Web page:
Codling moth trap graph
Figure 2. Percent fruit injury in plots treated with areawide mating
disruption (AW-CMMD), block mating disruption (BLOCK-CMMD),
or insecticides only (NO-CMMD) over the course of the four-year
Michigan areawide project.
* Dates read from left, 2004 to right 2007.

A key contributor to the success or failure of mating disruption programs is the program for monitoring pest populations. Inadequate monitoring can result in undetected codling moth populations exceeding treatment thresholds and ultimately crop loss at harvest due to infested fruit. As orchard production systems move toward greater reliance on pheromones and narrow-spectrum and relatively expensive insecticides, more precise trapping systems are required to monitor codling moth activity and aid in making cost-effective management decisions. In the absence of reliable information, growers generally error on the conservative side and cover with several insecticide sprays. This scenario certainly hinders a grower’s ability to produce apples profitably and contributes to the development of insecticide resistance. All orchards in this program were monitored using large delta-style traps baited with two types of lures; either codling moth 1x or high load codling moth 10x lures. The codling moth 1x lures indicate how well the mating disruption treatment is inhibiting males from finding females while the high load lures enable the grower to monitor the overall population of codling moth remaining in the orchard. Traps were deployed at one per 2.5-3 acres and monitored each week. Using high trapping densities allowed us to more accurately measure the distribution of codling moth throughout the orchard. Consequently, growers had the information they needed to reduce cover sprays by selectively applying insecticides only where moth catches indicated they were warranted. The added cost associated with trap supplies and scouting is easily offset by the elimination of only a single insecticide application.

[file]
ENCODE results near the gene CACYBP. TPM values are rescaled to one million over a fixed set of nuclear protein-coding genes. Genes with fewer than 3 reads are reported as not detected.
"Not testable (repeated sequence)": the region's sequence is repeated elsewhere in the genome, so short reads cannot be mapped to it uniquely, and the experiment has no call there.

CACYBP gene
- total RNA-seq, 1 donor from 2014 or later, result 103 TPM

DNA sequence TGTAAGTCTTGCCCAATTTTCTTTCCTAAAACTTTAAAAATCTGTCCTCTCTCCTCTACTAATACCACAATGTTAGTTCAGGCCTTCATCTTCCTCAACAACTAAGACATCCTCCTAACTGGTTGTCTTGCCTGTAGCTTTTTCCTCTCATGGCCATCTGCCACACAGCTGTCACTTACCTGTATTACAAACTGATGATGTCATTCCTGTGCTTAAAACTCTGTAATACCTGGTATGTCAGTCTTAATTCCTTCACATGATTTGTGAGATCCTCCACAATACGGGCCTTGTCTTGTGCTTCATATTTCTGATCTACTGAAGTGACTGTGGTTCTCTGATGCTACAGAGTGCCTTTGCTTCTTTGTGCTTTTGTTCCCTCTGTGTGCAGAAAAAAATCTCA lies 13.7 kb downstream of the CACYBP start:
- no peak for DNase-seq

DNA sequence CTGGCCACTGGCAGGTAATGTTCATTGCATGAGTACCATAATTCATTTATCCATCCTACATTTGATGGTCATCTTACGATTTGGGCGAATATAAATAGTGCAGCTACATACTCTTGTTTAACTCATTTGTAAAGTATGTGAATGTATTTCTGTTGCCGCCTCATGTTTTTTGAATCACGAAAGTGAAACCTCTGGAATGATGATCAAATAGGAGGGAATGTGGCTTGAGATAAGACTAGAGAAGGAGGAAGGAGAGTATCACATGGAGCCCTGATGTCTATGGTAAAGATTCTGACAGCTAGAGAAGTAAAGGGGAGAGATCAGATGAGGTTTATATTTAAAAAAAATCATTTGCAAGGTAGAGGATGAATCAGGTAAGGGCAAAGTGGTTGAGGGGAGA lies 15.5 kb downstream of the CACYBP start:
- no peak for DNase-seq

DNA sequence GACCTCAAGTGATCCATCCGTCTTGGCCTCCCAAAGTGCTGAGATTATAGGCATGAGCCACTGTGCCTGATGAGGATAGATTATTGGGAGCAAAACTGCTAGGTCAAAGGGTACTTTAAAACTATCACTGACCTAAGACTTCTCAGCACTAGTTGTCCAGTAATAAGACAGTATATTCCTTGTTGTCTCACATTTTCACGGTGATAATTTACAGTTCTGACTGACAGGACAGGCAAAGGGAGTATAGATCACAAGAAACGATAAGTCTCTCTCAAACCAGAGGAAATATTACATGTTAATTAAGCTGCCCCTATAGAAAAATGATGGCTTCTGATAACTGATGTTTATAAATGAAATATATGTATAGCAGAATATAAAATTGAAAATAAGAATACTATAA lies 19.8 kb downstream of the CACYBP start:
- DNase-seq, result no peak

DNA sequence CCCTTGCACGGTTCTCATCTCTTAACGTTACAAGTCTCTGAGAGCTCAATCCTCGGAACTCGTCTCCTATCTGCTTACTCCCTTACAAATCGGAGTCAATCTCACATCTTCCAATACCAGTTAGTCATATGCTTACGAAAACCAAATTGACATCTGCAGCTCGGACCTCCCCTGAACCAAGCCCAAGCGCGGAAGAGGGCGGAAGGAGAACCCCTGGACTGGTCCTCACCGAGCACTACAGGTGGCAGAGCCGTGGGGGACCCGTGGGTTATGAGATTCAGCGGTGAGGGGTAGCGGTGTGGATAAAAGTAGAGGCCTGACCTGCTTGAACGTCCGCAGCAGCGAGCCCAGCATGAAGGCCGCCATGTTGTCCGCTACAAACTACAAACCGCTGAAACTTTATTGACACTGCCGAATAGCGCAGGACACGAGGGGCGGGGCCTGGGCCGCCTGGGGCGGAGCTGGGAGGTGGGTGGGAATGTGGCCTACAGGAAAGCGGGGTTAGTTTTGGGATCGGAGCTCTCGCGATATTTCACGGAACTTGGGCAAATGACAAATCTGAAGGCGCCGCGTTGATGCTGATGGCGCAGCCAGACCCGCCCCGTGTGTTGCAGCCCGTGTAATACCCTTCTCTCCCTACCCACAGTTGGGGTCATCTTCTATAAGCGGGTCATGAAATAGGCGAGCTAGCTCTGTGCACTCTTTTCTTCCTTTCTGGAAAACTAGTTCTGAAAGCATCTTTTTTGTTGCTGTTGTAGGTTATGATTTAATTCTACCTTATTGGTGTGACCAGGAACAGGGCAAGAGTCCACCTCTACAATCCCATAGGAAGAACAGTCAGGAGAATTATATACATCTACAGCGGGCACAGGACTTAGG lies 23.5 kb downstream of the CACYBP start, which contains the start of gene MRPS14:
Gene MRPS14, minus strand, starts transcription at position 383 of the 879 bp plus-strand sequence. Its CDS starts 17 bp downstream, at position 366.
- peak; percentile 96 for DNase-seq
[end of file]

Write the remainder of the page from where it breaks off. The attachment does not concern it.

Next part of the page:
The Michigan areawide project has had a major impact in advancing the adoption of mating disruption by apple producers in the state of Michigan. Growers have learned that it works well and is cost-effective. The cost of mating disruption deployment and biological monitoring ranged from $125-$170 per acre, depending on the number of dispensers per acre and type of dispenser chosen. The additional returns for reduced insecticide use and increased pack-out of non-damaged fruit on farms using AW-CMMD for four years ranged from $210-$305 per acre per year. Thus, net returns greatly exceeded net costs for the 20 farms studied in this analysis, demonstrating that AW-CMMD is a very cost efficient management approach. Most of the apple growers continue to use AW-CMMD despite the registration of several new and effective insecticides. Combining both pheromones and a few well-timed sprays using these compounds is effective and economical and has proven to maintain codling moth populations at low levels year after year. Outbreaks of codling moth are one unwelcome surprise growers don’t miss.

Codling moth graph
Figure 3. Average number of insecticide applications targeting
CM in plots treated with areawide mating disruption over the
course of the four-year Michigan areawide project.
* Dates read from left, 2004 to right 2007.